What is the difference in the second case? In fact, we have a completely different progression: the monthly salaries form a so-called geometric progression. While in the arithmetic progression the difference of the consecutive terms is the same, in the geometric progression the quotient remains unchanged: the ratio of and is the same as the ratio of and , or and , and so on. This quotient is usually denoted by and together with the first term the whole progression is completely determined: every term can be calculated from the previous one simply by multiplying by .
In our first example, the second way of being paid is related to a geometric progression: the first term is the first month salary, , and the quotient is . Hence the consecutive monthly salaries are , etc. We can easily figure out that after 12 steps the salary in the twelfth month is . The yearly total salary is the sum of these amounts:
So, this exponential growth is rather tricky: in the beginning the monthly salaries are small amounts, but after some steps it starts to increase, and the speed of increase is much greater than in the linear case. Can we imagine the “astronomical sum” the “modest” chess player required as award?
In that case we start with and the quotient is again. On the 64th square of the chessboard there will be rice grains! Let’s try to estimate this number: we use the fact that , so we take the approximate value , then
and , which is a number starting with and continues with 18 zeros! The weight of one rice grain is approximately gram, that is kg. Consequently, the total weight of the rice grains on the 64th square is about kg, that is about ton.
However, don’t forget: the chess award was the sum of all rice grains on the chess board…! How can we compute the sum of the terms in a geometric progression? In the case of arithmetic progressions we had a very nice formula for the corresponding sum, discovered by the young Gauss. Is there any way to sum up terms of the form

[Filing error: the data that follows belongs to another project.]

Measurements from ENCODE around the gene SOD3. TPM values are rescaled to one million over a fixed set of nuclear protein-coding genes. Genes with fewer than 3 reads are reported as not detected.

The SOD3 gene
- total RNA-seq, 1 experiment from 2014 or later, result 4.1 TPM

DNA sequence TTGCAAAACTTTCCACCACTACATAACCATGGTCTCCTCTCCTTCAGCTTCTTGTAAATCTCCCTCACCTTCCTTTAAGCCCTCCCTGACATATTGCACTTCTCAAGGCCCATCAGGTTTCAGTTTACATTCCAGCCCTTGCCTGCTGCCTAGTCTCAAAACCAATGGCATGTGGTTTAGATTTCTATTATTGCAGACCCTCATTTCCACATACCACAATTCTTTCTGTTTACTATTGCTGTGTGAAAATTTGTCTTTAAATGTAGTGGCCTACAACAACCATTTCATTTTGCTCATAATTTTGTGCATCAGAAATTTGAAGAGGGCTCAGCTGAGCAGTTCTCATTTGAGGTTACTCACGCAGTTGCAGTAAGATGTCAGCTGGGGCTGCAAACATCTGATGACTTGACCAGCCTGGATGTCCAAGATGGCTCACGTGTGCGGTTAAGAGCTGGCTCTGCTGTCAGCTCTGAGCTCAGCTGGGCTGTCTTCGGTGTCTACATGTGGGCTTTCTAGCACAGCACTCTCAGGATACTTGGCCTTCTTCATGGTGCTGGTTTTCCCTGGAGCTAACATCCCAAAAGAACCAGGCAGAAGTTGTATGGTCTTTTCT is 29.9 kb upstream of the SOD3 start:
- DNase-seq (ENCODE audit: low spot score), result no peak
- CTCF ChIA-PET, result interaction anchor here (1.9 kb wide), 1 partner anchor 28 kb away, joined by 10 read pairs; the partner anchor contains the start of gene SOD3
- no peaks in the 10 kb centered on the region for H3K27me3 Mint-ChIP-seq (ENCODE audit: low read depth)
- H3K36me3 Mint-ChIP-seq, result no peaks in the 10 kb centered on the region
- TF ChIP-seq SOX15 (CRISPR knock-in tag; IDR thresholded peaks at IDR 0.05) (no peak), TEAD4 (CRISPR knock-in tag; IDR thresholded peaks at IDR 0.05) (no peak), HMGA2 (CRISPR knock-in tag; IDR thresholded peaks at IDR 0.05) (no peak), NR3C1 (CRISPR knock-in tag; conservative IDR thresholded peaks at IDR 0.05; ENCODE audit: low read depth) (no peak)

which is the sum of the first terms of the geometric progression with starting term and quotient ?
Well, a simple observation will help: let’s multiply the above sum by to get
and we realize that these two sums have a lot of equal terms: in fact, if we form the difference , then several terms cancel and we arrive at
If the quotient is different from , then we can divide by to get
a very nice formula. We note that in the case all terms in are the same, hence .
Now let’s go back to the chessboard: we have to sum up the rice grains on each square from the first to the 64th, that is, we are interested in the sum
This approximately the double of the above sum, so it is roughly ton. According to Wikipedia, this is about the total mass of the world’s human population! In fact, it is a bit more…
Hence the Indian guy was not just a good chess player, but probably he knew something about exponential growth. The legend did not say anything about his future whether he became the richest person of his time, or his life ended in some dark prison by a sorrow checkmate …for cheating the governor.
Are you ready to solve more problems about geometric progressions? Go to the updated sequences problem sheet.